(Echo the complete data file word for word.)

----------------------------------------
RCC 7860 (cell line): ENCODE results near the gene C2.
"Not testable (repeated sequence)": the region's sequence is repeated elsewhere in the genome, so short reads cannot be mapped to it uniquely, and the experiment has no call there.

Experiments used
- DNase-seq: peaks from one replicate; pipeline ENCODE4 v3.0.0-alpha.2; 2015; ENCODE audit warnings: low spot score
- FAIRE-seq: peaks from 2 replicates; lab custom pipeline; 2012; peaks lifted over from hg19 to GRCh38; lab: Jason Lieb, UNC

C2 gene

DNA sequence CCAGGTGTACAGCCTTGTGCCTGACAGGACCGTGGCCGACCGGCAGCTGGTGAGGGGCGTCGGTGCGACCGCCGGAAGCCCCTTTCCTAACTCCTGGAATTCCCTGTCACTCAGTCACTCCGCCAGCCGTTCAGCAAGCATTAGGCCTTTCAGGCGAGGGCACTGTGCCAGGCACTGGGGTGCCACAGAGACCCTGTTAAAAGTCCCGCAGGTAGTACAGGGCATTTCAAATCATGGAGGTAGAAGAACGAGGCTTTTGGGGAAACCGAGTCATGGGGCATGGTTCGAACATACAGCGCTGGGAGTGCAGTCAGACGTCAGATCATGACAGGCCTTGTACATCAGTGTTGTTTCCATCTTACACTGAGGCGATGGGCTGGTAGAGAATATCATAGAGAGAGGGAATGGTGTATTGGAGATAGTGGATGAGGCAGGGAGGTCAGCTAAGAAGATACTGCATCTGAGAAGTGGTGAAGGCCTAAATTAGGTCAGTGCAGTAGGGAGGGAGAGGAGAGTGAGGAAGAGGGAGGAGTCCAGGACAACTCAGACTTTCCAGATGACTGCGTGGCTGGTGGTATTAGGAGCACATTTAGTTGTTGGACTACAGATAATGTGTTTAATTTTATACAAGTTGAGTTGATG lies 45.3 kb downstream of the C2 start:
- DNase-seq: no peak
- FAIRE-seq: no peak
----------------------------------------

RCC 7860 (cell line): ENCODE results near the gene C2.
"Not testable (repeated sequence)": the region's sequence is repeated elsewhere in the genome, so short reads cannot be mapped to it uniquely, and the experiment has no call there.

Experiments used
- DNase-seq: peaks from one replicate; pipeline ENCODE4 v3.0.0-alpha.2; 2015; ENCODE audit warnings: low spot score
- FAIRE-seq: peaks from 2 replicates; lab custom pipeline; 2012; peaks lifted over from hg19 to GRCh38; lab: Jason Lieb, UNC

C2 gene

DNA sequence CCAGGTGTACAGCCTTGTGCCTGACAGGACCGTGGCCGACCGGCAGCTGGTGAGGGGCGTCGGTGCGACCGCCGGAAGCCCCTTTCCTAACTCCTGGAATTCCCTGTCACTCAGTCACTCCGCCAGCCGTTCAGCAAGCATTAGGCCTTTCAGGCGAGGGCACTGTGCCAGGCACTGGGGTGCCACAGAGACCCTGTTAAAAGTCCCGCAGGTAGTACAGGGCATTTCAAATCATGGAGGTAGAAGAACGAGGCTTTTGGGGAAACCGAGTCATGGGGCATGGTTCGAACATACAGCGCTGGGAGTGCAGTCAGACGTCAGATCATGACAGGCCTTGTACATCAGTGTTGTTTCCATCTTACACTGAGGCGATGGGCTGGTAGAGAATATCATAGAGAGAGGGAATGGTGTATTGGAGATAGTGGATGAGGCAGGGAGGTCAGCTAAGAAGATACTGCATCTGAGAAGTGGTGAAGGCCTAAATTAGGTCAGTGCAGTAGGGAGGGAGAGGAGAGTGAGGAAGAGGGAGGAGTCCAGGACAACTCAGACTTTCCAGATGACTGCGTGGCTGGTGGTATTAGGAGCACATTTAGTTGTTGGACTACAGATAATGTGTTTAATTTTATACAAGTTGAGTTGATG lies 45.3 kb downstream of the C2 start:
- DNase-seq: no peak
- FAIRE-seq: no peak